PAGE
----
John: You are also a teacher of students and ASU is a wonderful learning institution, especially your Global Institute of Sustainability and Innovation has a world-known record. It’s world-known for the importance of what you teach in sustainability. You were early, your Global Institute of Sustainability and Innovation at ASU was early in teaching this. Are almost all the stars aligning now? Is everything coming together? It seems as though we can’t turn on CNBC, Bloomberg, or CNN, and another story is about sustainability, ESG, green innovation, infrastructure, President Biden’s infrastructure program is all about green innovation. Are your students now the next.com rockstars of the future? Are they gonna make fortunes as we turn the linear economy into the circular economy over the next decade?
Dr. Tao: Yes, that’s certainly an important point. I have a couple of things to say to your point. One is that I spent a year in Sweden between 2017, 2018, as the Fullbright Distinguished Chair. I went to Sweden [inaudible] the United States. The ones I noticed is that the Europeans or Swedes are doing a better job in terms of the circular economy, than the United States.
I’ll give you one example, they recycle being there are 6 or 8 different boxes. One for colored glass, non-colored glass, metal, paper, cardboard. Every city does this sorting so the recycler doesn’t have this heavy burden of sorting different [inaudible]. That’s one thing. Let’s also get into your point of we need to educate them, our next generation, in that direction.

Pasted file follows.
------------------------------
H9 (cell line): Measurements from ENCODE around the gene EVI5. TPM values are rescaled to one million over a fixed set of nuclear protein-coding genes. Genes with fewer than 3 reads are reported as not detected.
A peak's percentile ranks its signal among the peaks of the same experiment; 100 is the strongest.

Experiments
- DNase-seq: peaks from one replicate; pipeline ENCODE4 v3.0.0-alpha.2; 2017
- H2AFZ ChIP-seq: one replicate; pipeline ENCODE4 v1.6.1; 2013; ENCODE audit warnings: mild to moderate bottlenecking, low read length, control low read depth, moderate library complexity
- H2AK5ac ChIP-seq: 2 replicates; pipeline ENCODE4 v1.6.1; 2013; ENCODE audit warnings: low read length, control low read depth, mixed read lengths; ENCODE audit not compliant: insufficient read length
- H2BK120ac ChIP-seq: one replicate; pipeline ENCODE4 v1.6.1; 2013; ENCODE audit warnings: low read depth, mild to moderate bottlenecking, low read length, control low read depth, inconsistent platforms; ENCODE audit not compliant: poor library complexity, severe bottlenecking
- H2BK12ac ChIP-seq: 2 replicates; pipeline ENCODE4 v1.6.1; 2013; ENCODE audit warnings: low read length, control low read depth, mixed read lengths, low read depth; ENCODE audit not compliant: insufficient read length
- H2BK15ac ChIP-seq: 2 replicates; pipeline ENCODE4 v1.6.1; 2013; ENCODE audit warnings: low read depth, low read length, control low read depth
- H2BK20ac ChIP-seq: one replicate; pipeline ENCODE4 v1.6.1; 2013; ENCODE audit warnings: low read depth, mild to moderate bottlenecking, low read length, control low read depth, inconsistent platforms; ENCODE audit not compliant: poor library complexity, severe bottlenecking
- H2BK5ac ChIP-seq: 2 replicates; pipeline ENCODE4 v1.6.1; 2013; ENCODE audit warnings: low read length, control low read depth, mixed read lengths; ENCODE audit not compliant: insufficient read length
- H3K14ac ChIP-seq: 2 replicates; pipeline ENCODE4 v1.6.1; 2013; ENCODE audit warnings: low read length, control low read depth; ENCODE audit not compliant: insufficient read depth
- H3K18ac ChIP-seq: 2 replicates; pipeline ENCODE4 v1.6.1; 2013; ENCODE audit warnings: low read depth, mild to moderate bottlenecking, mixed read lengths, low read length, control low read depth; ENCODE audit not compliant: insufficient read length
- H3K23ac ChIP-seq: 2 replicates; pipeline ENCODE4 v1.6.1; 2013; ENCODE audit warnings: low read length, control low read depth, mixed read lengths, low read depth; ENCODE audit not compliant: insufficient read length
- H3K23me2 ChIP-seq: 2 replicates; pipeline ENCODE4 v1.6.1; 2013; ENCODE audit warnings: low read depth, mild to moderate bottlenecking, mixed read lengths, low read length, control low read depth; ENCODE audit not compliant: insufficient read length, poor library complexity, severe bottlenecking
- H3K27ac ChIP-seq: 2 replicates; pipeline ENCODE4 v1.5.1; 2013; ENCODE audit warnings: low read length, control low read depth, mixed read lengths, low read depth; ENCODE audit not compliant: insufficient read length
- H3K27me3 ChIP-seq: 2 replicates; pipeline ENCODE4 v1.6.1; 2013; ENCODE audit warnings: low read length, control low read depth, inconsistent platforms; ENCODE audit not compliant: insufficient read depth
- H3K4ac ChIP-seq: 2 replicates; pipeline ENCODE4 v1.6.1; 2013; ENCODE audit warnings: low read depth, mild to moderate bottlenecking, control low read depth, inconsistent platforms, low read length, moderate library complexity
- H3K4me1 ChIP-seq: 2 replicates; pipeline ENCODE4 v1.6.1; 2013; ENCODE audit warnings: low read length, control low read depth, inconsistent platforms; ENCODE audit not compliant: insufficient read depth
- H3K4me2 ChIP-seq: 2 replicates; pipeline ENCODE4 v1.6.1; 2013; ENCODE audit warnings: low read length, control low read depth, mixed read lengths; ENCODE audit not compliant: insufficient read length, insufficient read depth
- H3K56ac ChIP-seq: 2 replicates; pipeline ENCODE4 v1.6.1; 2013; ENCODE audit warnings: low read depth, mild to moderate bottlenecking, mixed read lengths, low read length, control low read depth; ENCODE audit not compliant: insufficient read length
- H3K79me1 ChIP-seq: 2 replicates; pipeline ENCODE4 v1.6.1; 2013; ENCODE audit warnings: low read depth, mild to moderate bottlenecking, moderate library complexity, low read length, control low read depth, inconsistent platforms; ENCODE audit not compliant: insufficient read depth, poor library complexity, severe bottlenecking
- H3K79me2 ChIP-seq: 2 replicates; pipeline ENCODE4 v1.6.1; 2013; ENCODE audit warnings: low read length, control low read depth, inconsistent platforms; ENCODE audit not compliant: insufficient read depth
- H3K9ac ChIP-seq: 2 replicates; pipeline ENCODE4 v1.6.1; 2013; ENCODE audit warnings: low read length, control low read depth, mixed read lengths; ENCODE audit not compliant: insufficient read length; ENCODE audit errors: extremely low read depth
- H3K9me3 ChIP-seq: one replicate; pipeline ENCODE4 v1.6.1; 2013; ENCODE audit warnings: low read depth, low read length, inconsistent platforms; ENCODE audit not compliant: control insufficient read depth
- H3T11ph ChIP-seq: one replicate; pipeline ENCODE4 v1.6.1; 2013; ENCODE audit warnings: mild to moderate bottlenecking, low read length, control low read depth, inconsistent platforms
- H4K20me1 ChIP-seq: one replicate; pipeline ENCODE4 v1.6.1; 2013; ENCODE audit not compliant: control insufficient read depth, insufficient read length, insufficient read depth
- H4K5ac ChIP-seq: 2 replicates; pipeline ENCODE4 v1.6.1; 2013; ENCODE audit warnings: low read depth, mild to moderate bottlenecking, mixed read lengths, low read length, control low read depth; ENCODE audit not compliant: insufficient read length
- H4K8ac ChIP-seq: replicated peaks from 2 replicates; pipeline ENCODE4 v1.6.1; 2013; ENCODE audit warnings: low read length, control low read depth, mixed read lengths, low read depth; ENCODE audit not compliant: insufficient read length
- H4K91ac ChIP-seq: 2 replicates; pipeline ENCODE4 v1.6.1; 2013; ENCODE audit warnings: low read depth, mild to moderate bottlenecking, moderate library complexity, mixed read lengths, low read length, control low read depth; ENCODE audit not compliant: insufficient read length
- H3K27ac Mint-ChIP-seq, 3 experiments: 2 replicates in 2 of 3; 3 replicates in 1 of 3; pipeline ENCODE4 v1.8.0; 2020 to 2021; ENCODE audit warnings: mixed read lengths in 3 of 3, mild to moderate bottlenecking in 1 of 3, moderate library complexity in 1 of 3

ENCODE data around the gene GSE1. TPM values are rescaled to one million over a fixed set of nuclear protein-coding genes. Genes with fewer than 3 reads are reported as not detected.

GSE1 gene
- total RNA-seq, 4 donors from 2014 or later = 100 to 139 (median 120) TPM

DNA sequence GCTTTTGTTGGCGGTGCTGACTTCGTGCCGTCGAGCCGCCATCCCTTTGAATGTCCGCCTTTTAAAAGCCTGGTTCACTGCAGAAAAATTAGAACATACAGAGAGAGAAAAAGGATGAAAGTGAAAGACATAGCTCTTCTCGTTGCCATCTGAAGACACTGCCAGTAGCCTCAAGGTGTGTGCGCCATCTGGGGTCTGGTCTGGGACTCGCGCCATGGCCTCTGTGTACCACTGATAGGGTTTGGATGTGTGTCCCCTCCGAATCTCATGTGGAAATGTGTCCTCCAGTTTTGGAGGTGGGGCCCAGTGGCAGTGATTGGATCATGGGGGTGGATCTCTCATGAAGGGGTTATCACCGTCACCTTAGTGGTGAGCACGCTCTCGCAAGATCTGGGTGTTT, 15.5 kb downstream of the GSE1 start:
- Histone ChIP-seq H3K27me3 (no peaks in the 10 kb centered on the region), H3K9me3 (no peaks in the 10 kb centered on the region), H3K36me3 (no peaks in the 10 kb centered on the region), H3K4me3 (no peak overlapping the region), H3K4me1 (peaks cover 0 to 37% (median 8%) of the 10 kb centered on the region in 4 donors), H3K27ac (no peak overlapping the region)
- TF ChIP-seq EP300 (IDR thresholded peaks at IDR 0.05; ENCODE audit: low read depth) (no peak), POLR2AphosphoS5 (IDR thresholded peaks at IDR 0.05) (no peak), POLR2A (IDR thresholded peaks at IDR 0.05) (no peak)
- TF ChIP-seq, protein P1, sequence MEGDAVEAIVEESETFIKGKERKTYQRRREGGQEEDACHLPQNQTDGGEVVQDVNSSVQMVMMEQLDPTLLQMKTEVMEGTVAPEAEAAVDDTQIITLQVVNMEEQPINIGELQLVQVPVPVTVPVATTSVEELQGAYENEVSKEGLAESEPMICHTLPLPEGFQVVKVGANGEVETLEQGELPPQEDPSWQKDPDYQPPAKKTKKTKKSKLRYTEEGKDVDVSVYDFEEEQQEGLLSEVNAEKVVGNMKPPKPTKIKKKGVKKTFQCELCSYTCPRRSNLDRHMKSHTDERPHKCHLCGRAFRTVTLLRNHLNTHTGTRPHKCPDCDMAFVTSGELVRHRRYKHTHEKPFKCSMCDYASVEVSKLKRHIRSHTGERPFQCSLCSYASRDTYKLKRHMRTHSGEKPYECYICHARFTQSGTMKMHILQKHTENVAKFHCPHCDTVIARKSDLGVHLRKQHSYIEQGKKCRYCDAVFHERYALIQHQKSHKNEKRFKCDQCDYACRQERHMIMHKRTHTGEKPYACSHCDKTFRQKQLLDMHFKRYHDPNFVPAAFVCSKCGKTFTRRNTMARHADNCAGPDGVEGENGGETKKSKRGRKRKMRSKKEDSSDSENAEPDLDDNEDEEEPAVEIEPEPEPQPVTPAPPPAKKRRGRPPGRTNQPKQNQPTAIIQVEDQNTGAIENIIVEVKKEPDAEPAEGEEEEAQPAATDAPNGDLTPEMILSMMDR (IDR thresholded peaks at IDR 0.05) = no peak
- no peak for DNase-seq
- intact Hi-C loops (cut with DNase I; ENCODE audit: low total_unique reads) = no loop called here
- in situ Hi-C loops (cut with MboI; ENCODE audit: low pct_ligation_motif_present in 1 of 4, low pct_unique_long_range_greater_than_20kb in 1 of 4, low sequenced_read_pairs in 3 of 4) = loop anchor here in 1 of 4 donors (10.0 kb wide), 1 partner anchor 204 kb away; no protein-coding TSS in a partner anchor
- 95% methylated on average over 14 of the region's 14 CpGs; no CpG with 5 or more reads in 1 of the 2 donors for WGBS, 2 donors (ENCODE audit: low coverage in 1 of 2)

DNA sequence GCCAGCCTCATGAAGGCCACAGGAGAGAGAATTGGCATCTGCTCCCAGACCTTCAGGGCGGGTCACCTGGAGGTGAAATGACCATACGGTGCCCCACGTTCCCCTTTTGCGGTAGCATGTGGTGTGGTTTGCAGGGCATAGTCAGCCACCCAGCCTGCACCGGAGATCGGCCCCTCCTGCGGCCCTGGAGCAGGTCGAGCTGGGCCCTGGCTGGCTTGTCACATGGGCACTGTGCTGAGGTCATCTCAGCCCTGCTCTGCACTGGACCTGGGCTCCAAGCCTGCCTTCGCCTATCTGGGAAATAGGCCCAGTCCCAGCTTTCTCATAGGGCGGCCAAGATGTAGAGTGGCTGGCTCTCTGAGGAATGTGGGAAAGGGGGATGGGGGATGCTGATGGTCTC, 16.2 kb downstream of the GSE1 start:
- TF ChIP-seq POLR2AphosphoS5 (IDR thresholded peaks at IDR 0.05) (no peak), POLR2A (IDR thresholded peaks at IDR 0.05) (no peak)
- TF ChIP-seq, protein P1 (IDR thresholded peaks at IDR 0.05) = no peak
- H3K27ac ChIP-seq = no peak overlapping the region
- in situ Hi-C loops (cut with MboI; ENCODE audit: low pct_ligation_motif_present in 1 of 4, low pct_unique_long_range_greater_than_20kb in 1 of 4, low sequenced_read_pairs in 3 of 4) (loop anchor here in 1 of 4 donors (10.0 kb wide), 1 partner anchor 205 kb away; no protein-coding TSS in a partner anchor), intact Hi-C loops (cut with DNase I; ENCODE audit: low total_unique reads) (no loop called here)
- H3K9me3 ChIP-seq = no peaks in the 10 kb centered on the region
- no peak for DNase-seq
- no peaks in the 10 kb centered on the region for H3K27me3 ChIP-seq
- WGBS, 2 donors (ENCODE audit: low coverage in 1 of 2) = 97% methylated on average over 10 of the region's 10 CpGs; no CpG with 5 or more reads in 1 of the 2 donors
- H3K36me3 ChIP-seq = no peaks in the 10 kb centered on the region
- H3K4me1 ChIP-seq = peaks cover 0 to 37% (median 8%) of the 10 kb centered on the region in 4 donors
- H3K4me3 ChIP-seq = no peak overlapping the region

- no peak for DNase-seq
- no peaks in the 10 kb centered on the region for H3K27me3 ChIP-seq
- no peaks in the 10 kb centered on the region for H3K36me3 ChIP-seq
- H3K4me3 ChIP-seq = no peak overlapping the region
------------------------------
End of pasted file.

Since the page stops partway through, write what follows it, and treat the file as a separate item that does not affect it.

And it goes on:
The other point I want to add to your comment is that I was educated in the 1980s, 1990s. At that time, we were so shocked by technical advances without considering all the environmental, social, societal consequences of new technologies that we’re developing. Circularity was not into the initial design or development of a new product. That attitude has to change. I’m glad that as you’re taking a leading position in doing that, we’re trying to convey the message of circularity of sustainability into everything we teach. We will have a new generation who are well knowledgeable and capable of pushing for a circular economy.
John: I wanna ask you a question, though. I want us to agree with my theory. I assume that you and I both love two great countries, China and the United States. We love them, but they’re very big land masses. If you go back to what you just said about Sweden, it’s been my theory all along that Sweden, Germany, Italy, France, UK, and then when we look to the other side, Japan, South Korea, these countries have been generationally ahead of us, as you pointed out, with regards to sustainability and circular economy behavior. Because they’ve been forced to, they have small geographies, they can’t go build more landfills.